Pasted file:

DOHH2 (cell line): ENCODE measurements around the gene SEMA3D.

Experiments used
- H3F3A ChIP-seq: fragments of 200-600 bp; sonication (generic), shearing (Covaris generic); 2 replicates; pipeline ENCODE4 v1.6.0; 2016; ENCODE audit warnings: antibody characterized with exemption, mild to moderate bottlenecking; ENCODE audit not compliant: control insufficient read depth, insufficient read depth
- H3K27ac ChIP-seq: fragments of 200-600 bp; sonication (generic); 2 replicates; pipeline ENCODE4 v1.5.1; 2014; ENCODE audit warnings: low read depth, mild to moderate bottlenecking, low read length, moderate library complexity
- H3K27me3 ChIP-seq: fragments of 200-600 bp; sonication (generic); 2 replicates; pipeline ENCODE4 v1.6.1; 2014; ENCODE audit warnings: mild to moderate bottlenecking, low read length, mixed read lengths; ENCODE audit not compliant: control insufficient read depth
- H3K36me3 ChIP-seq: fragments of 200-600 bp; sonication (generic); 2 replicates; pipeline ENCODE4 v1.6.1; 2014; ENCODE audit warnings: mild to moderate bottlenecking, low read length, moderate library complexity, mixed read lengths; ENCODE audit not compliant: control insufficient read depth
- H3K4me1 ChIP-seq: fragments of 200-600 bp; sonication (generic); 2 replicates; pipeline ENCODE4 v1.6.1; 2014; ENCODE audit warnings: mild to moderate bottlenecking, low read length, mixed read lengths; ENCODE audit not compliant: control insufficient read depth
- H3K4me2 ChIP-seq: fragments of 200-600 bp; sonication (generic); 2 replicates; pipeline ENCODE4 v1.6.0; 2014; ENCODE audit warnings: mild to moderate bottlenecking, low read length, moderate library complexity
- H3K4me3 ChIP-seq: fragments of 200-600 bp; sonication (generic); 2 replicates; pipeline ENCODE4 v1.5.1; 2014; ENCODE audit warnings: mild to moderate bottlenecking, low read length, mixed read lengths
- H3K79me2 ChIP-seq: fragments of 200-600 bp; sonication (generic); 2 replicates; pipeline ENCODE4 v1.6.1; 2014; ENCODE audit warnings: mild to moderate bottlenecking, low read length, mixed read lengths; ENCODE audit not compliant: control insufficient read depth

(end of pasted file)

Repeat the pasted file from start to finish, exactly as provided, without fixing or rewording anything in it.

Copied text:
DOHH2 (cell line): ENCODE measurements around the gene SEMA3D.

Experiments used
- H3F3A ChIP-seq: fragments of 200-600 bp; sonication (generic), shearing (Covaris generic); 2 replicates; pipeline ENCODE4 v1.6.0; 2016; ENCODE audit warnings: antibody characterized with exemption, mild to moderate bottlenecking; ENCODE audit not compliant: control insufficient read depth, insufficient read depth
- H3K27ac ChIP-seq: fragments of 200-600 bp; sonication (generic); 2 replicates; pipeline ENCODE4 v1.5.1; 2014; ENCODE audit warnings: low read depth, mild to moderate bottlenecking, low read length, moderate library complexity
- H3K27me3 ChIP-seq: fragments of 200-600 bp; sonication (generic); 2 replicates; pipeline ENCODE4 v1.6.1; 2014; ENCODE audit warnings: mild to moderate bottlenecking, low read length, mixed read lengths; ENCODE audit not compliant: control insufficient read depth
- H3K36me3 ChIP-seq: fragments of 200-600 bp; sonication (generic); 2 replicates; pipeline ENCODE4 v1.6.1; 2014; ENCODE audit warnings: mild to moderate bottlenecking, low read length, moderate library complexity, mixed read lengths; ENCODE audit not compliant: control insufficient read depth
- H3K4me1 ChIP-seq: fragments of 200-600 bp; sonication (generic); 2 replicates; pipeline ENCODE4 v1.6.1; 2014; ENCODE audit warnings: mild to moderate bottlenecking, low read length, mixed read lengths; ENCODE audit not compliant: control insufficient read depth
- H3K4me2 ChIP-seq: fragments of 200-600 bp; sonication (generic); 2 replicates; pipeline ENCODE4 v1.6.0; 2014; ENCODE audit warnings: mild to moderate bottlenecking, low read length, moderate library complexity
- H3K4me3 ChIP-seq: fragments of 200-600 bp; sonication (generic); 2 replicates; pipeline ENCODE4 v1.5.1; 2014; ENCODE audit warnings: mild to moderate bottlenecking, low read length, mixed read lengths
- H3K79me2 ChIP-seq: fragments of 200-600 bp; sonication (generic); 2 replicates; pipeline ENCODE4 v1.6.1; 2014; ENCODE audit warnings: mild to moderate bottlenecking, low read length, mixed read lengths; ENCODE audit not compliant: control insufficient read depth